By Deborah Cooke
Available now from NAL Trade (Penguin)
I can be a stick in the mud sometimes, so I'm starting this review with a PSA moment. When someone is threatening to destroy your personal property and asks you what you're going to do about it, you say, "I'm going to make you pay for the replacement." You can fairly easily, in fact. You know a lawyer. It may be the parent of a band/choir/orchestra/whatever friend or someone who attends your religious institution of choice. You know one. Explain the situation and ask him or her to send a letter on official letterhead. People react when they get a letter from a lawyer. NEXT, AND VERY IMPORTANT: If someone breaks your face, you do not accept him or her telling the teacher you fell down. You press charges. Let me repeat that. YOU. PRESS. CHARGES.
Onto the story!
FLYING BLIND starts at Zoë Sorensson's school. The popular girls bullying her friend pushes her to shapeshift for the first time. Unfortunately, she's not supposed to let people know she's a dragon shapeshifter. Fortunately, her dad decides to punish her by sending her to boot camp. Boot camp is where the young Pyr go to figure out how to use their powers. Zoë really needs it since she's the Wyvern: the only female shapeshifter, who is supposed to be able to see the past and the future. But mostly she wants to go because Nick will be there.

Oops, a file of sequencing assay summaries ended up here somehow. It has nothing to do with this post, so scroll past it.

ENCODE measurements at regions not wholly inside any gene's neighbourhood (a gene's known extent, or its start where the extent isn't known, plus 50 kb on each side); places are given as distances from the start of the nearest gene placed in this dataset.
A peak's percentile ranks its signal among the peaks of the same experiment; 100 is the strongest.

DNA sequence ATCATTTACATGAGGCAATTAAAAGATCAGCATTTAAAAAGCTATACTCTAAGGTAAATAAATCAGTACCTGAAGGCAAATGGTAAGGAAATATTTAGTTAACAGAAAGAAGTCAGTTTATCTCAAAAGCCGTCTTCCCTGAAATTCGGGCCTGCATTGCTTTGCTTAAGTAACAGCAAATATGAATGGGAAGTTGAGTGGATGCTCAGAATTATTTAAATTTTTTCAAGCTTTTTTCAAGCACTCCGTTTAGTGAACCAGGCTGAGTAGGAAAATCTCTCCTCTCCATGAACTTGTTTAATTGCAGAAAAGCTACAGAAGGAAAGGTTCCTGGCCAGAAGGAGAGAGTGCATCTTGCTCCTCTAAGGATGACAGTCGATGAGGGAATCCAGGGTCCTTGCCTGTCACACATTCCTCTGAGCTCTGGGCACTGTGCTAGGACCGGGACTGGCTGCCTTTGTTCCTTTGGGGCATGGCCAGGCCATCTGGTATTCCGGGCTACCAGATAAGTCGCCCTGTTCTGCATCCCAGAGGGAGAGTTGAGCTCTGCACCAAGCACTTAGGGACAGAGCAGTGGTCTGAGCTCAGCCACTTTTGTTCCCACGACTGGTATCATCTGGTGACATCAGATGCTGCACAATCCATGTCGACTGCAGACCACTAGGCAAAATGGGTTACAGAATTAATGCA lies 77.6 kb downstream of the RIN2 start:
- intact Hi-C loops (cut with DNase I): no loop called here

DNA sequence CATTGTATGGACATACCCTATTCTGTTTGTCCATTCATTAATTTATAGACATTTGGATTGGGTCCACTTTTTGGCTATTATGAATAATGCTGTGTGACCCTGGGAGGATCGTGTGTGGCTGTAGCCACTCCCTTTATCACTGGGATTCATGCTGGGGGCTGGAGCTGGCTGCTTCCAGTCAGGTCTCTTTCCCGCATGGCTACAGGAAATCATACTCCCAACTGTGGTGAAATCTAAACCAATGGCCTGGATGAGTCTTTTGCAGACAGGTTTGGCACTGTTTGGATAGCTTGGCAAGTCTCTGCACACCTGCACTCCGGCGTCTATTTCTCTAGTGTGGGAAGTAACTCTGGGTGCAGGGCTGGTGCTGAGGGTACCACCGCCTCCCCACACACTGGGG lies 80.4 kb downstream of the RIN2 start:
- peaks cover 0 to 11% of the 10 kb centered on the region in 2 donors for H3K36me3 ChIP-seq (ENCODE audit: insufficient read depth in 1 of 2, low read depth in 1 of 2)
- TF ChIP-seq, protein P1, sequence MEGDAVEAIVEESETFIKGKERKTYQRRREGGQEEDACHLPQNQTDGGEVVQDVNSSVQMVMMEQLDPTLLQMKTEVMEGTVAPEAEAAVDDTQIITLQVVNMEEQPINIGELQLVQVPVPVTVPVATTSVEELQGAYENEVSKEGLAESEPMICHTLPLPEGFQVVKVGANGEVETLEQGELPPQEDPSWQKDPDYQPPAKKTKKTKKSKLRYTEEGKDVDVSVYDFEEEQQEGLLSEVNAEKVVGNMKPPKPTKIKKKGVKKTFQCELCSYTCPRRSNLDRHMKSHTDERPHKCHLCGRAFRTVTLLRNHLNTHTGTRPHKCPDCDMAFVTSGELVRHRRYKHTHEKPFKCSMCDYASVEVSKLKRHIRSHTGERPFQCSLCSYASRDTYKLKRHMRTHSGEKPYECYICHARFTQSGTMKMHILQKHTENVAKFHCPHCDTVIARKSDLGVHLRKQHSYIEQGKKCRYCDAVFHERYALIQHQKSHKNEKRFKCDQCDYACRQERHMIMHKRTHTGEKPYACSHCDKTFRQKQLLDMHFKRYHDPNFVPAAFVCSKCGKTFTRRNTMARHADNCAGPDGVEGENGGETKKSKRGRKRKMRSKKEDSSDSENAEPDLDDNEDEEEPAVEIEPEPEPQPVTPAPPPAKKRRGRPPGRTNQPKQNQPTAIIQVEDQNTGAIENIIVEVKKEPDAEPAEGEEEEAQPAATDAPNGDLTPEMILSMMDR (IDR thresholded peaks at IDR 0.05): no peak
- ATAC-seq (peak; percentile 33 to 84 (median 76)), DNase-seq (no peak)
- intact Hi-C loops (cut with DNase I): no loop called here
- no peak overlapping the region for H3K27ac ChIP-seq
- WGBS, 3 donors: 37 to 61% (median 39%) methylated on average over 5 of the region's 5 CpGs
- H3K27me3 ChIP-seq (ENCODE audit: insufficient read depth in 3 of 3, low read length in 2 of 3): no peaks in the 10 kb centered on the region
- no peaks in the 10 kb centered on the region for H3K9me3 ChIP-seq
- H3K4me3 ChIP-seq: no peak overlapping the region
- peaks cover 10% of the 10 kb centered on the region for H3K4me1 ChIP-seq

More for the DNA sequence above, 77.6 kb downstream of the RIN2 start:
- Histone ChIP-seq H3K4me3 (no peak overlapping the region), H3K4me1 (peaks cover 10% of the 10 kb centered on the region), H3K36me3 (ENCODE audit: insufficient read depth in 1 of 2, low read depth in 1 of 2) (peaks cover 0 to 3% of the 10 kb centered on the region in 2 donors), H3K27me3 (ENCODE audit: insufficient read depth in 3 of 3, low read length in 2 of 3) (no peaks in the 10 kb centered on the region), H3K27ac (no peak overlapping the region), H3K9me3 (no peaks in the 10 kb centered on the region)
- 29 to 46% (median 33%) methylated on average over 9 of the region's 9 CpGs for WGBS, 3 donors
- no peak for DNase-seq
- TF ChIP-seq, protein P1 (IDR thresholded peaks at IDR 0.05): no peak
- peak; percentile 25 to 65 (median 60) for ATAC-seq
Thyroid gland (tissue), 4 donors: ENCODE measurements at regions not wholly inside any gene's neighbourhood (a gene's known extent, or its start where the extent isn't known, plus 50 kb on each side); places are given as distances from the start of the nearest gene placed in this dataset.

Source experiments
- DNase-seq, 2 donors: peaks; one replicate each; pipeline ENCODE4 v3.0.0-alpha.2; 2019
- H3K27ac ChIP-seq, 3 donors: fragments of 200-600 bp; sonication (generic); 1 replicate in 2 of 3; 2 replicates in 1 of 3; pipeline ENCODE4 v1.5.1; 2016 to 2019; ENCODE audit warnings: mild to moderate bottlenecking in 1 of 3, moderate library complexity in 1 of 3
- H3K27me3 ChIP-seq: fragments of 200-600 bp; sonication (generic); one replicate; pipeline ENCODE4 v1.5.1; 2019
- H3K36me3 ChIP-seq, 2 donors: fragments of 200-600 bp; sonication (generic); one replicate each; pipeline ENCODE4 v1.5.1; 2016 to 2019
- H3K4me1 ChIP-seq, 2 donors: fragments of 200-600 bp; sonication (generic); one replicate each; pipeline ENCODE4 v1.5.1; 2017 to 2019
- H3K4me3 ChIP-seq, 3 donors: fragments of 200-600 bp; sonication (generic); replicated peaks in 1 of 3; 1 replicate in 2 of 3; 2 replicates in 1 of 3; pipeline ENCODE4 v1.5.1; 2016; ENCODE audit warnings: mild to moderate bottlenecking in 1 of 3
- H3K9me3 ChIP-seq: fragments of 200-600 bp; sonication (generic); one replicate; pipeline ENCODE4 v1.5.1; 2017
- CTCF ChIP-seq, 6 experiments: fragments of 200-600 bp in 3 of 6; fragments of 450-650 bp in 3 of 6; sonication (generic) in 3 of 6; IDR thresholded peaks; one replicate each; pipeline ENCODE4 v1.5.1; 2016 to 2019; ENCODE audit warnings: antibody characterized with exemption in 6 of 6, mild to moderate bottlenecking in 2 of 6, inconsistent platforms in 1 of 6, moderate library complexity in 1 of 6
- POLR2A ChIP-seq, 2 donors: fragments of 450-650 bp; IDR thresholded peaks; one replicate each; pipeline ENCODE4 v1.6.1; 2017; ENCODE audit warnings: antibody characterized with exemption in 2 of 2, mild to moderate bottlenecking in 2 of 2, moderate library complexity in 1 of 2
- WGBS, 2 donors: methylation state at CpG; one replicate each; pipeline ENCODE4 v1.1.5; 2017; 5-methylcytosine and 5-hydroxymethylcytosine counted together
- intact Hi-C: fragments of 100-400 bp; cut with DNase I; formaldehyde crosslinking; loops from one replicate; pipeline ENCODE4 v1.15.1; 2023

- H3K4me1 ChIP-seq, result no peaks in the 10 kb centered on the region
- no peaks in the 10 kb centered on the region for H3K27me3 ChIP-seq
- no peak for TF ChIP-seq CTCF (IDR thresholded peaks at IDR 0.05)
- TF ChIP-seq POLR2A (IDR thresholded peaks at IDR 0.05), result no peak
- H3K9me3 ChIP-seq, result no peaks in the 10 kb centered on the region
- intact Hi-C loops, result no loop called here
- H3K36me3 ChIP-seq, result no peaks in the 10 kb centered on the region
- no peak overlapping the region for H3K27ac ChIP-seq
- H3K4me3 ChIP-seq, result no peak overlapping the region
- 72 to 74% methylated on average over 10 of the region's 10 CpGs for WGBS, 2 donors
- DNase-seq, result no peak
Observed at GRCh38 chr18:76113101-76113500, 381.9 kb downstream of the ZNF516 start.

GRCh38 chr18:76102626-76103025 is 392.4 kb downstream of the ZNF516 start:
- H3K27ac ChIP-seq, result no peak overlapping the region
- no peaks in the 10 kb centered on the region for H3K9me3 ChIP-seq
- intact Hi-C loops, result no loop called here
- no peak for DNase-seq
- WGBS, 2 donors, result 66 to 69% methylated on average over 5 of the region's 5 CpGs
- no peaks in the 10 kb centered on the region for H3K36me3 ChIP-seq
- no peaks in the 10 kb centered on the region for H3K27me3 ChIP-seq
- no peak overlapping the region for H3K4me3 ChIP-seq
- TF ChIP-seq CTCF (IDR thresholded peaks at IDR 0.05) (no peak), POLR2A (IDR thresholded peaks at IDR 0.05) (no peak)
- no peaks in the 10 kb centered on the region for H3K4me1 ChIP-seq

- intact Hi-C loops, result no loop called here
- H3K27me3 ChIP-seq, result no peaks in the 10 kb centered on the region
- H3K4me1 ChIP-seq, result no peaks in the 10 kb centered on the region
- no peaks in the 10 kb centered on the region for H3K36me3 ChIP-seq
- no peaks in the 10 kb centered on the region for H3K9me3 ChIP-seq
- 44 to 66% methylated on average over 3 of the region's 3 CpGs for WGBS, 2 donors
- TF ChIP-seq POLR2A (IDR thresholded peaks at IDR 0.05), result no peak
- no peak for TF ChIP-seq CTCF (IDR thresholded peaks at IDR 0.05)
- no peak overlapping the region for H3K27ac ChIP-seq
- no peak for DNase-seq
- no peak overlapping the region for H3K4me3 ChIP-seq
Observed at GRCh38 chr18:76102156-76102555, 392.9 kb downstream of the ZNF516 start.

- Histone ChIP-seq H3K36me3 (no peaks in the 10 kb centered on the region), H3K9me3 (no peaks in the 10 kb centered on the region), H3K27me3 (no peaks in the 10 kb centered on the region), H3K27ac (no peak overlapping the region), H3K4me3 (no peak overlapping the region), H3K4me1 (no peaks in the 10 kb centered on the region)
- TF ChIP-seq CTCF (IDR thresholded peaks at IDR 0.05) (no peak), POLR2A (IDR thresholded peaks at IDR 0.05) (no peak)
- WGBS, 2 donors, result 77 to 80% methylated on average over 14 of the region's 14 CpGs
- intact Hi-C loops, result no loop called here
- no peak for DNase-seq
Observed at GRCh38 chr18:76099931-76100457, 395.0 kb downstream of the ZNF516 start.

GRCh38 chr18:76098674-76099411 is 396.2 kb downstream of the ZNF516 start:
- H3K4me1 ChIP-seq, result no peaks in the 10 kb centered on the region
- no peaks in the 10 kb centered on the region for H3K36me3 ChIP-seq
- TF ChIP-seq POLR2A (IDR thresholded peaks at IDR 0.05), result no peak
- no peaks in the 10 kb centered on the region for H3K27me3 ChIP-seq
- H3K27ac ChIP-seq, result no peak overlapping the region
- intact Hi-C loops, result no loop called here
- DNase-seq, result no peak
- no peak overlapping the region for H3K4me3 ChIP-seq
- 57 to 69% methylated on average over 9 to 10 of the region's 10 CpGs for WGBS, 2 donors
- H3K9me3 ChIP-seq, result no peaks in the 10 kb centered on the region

There are several spanners in the works, however. There's Isabelle, a Pyr's adopted human daughter, who is beautiful, sophisticated, and also attending boot camp. There's Jared, Nick's human cousin, who looks like a pirate and flirts with Zoë. There's also Adrian, an outside Pyr who doesn't fit in, but does defend Zoë against her friends' expectations.
Zoë and the other boot campers felt like true, young teens. They're petty and impulsive. Sometimes their inability to just state their feelings or to try to get along grates, but luckily, there is an explanation for the worst behavior. I also liked the romantic storyline. Zoë wrote a story in her head about what her life would be like, and now she's having to face reality.
The worldbuilding is disappointing. Each scene has a good sense of place, but there's no sense of the larger world. The kids are all excited about winning the newest messenger, which seems to be something like an iPod Touch. Is this a way to get around using trademarked names, or is it some kind of future technology? The scenes at school and in the library seem contemporary, not futuristic. While humans don't know dragon shifters exist, they do know that dragons exist. How would a world with dragons develop differently than ours? What attitude do humans who aren't in the know have toward dragons?
FLYING BLIND is a fine character-driven fantasy, but Deborah Cooke made a few missteps. I am tempted to read her adult Dragonfire novels as well as future Dragon Diaries. I would like to find out more about the world, and hope she chose not to write about it here because it's in a different book.